“In case of fire, use stairs unless otherwise instructed.”
You're waiting for an elevator to leave a building. There's a sign on the wall that says this.
In case of fire, use stairs unless otherwise instructed.
Use this phrase to describe what to do if a certain situation happens. This formal phrase is often written on signs and instructions to explain what to do in emergency situations. For example, some buses have this sign on one of their windows:
In case of emergency, pull lever and push out.
You can also use "in case of ___" at the end of a sentence like this:
I like to keep around a few days' supply of bottled water and canned food in case of emergencies.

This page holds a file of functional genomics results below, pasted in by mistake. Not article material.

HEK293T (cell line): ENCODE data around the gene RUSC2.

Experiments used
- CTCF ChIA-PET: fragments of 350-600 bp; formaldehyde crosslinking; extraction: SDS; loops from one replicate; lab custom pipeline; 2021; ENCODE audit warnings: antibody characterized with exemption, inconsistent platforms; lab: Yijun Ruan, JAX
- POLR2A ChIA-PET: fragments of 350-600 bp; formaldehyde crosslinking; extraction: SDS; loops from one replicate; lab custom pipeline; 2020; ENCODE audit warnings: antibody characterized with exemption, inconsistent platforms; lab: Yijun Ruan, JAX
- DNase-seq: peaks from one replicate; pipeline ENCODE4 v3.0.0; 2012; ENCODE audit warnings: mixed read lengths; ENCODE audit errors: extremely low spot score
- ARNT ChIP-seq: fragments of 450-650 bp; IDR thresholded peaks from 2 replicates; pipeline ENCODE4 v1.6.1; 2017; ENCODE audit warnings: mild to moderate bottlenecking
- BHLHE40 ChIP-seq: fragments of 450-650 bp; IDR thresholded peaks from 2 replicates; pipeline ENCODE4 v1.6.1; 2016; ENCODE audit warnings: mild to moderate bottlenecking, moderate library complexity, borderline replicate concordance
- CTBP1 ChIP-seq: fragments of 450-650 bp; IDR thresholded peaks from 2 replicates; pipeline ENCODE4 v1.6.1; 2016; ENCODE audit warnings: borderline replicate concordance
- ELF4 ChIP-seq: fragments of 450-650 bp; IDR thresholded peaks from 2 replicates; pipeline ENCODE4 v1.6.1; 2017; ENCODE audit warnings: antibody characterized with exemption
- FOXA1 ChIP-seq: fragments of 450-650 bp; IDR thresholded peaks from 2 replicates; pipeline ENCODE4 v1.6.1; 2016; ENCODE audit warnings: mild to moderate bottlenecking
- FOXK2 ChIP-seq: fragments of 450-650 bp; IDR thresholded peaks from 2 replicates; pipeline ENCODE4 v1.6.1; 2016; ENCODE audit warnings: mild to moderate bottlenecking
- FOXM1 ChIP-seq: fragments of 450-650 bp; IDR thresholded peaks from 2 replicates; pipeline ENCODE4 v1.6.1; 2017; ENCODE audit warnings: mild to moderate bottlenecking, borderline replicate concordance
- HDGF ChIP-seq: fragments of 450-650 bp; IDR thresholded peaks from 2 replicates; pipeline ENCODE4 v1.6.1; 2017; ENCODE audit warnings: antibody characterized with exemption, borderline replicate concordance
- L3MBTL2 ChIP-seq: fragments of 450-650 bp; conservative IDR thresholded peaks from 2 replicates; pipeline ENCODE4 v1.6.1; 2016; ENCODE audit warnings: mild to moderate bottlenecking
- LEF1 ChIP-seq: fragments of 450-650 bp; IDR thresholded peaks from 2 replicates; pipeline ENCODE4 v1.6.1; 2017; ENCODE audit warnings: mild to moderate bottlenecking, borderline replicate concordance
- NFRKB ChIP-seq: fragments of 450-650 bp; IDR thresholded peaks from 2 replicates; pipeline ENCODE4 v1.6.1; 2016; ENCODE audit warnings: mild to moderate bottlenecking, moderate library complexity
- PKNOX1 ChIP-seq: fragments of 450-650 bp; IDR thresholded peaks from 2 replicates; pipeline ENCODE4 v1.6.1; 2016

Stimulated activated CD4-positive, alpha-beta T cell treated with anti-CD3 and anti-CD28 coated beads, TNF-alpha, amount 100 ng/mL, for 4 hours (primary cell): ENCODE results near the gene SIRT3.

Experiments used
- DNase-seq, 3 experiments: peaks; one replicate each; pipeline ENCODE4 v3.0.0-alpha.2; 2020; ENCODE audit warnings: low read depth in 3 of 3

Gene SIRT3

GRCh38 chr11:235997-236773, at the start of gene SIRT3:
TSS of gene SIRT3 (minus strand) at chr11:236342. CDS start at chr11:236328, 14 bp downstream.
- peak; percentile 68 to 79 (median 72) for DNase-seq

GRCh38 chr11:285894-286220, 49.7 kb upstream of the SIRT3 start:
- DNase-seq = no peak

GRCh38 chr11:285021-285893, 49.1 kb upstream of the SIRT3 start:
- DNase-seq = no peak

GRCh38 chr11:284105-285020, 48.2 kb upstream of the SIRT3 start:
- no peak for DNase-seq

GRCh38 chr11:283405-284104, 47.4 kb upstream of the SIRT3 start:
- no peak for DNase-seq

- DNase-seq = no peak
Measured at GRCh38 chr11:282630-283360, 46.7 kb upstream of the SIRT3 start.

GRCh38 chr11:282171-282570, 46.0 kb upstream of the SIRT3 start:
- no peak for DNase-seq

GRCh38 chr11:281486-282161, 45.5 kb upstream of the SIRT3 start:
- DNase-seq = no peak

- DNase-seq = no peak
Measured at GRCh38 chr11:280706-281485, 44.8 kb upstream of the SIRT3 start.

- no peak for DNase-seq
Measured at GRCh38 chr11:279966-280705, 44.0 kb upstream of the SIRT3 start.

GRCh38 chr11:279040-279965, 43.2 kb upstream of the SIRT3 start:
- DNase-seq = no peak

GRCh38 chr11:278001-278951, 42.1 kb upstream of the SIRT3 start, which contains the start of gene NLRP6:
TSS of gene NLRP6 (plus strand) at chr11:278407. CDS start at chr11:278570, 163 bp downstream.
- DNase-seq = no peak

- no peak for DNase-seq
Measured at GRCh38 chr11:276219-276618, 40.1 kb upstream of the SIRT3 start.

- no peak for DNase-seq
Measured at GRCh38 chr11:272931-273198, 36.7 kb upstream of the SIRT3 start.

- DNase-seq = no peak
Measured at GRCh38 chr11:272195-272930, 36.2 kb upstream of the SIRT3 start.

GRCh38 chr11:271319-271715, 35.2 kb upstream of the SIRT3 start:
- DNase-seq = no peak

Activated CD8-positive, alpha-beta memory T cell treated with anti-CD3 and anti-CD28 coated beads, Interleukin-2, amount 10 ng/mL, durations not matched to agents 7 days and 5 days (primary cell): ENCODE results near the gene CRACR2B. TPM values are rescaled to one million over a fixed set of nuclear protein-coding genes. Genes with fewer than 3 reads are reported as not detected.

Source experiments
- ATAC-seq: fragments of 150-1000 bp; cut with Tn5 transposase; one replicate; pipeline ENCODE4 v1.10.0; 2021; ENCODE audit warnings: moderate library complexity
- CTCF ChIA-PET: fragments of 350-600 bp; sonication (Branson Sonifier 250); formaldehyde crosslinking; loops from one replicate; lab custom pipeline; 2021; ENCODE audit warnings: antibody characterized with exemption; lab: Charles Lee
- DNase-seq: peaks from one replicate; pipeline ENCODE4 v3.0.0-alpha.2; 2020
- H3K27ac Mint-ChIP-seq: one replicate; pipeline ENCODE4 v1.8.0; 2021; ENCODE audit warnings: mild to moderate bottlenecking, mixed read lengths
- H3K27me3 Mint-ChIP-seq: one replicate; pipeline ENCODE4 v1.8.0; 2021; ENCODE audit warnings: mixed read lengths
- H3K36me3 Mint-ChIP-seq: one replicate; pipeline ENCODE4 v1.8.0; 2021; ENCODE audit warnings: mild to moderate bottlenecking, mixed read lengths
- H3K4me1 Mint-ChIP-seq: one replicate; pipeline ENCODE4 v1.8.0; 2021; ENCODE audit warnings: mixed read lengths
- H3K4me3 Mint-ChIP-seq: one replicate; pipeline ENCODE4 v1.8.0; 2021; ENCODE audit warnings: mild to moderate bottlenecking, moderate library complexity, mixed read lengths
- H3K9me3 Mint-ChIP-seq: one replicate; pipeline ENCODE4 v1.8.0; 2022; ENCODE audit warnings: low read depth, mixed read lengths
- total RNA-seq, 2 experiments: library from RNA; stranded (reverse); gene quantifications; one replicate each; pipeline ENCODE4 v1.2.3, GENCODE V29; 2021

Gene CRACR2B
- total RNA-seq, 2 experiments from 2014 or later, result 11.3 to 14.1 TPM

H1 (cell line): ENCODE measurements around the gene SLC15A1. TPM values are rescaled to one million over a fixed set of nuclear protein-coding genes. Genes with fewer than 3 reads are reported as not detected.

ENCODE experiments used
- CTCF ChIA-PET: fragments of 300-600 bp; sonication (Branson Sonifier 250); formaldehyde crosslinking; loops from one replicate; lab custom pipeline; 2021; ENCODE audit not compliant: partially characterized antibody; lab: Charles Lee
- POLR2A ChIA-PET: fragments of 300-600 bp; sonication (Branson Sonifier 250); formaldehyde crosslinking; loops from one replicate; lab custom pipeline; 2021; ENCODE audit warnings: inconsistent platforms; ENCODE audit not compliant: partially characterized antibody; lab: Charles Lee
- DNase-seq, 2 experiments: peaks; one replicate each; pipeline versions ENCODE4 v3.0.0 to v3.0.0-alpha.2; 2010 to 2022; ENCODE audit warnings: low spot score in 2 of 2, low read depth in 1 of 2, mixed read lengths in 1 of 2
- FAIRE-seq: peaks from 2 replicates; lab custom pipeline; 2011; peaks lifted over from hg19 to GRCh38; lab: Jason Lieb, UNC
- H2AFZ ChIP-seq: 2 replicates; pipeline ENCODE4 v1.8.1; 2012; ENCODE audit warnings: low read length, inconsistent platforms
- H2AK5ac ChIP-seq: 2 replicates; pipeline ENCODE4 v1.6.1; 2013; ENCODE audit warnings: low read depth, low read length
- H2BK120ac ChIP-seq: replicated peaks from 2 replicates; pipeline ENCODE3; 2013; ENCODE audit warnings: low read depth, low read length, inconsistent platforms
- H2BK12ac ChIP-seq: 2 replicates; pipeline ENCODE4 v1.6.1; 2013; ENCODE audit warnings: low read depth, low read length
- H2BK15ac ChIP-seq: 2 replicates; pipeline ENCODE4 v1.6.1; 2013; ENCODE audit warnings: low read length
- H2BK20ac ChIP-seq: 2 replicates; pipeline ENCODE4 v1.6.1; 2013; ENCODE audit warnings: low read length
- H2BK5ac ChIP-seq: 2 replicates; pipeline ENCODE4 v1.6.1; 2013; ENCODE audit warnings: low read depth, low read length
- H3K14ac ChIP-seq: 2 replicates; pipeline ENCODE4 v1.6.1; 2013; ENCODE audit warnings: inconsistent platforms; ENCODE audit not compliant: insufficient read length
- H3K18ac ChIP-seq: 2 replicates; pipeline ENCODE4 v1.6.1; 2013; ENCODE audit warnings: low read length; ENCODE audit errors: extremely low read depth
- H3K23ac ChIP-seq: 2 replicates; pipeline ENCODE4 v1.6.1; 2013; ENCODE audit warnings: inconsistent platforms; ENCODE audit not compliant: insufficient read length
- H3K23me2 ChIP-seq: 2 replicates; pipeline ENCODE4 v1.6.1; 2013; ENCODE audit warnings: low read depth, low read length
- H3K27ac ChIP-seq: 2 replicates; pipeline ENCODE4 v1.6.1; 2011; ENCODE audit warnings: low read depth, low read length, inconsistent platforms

And there's also a less formal version, "in case (somebody) (does something)" that you use for talking about things that aren't emergencies:
Why don't you take some snacks with you in case you get hungry?
Signs are often written in a special shortened form of English that doesn't use articles. The normal way to express this idea waould be:
use the stairs
This is a phrase to use when giving instructions. "Unless otherwise instructed" means "unless someone gives you different instructions". For example:
When you hear an alarm, stay in your office unless otherwise instructed.
This means that the basic instruction is to stay in your office. But if someone gives you different instructions, you should follow them.
This is a formal-sounding expression.